Side note: I track my net worth using Personal Capital. If you are not sure what net worth is, please read this article. If you would like to know why I chose to use Personal Capital rather than other similar software such as Mint.com, please read this article.
So at the end of the day, yes, there is a lot of good stuff in Rich Dad, Poor Dad. And I have listened to enough people far more successful than I am who took life-changing risks as a result of reading Rich Dad, Poor Dad, and they are in a much better place today than they would have been had they spent the next 30 years in a cubicle.
But for every millionaire who left the corporate world after reading Kiyosaki's work, there are dozens of people for whom Kiyosaki's message led to a path of ruin. With no savings, plan, or viable product or service, they quit their jobs, thinking by doing that they would magically figure it all out and “escape the rat race,” only to find out that they had no idea what they were doing.
And I can't help but think they were encouraged down this path by poop nuggets like these:
💩 Poop Nugget #1
“Rich dad thought it best to go broke before 30. You still have time to recover.”
Yuck. I couldn't disagree with this statement more. It is extremely important to start building your assets as quickly as possible because your greatest advantage is time! Come on, Robert!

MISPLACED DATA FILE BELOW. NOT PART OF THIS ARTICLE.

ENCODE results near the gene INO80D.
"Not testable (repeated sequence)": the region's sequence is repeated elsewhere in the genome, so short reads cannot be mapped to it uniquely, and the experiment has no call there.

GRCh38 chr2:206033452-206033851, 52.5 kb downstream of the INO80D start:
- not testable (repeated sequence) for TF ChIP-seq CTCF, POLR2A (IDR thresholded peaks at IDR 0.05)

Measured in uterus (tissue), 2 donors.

💩 Poop Nugget #2
“The idea that ‘it takes money to make money' is the thinking of financially unsophisticated people…Education and wisdom about money are important. Start early. Buy a book. Go to a seminar. Practice.”
The cold, hard truth is that unless you have incredible connections or are presented with some once-in-a-lifetime opportunity, you need at least some money to make money. And I just love how he throws in “Buy a book” and “Go to a seminar,” which are conveniently enough the sources of his fortune.
💩 Poop Nugget #3
“Remember that anything important can't really be learned in the classroom. It must be learned by taking action, making mistakes, and then correcting them. That's when wisdom sets in.”
On the contrary, there is some pretty important information that can be learned in a classroom. I find it a bit ironic that Robert surrounds himself with attorneys, accountants, and other professionals who learned their craft in a classroom, and yet he turns around and slams education like this. Also, like it or not, it's by spending four years in a classroom, whether at a college, university, or trade school, that an 18-year-old with no real marketable job skills can transform into a 22-year-old who can demand a $60,000 or $100,000 or even $150,000 starting salary that he can dump like crazy into paying down debt and investing in cash-flowing assets.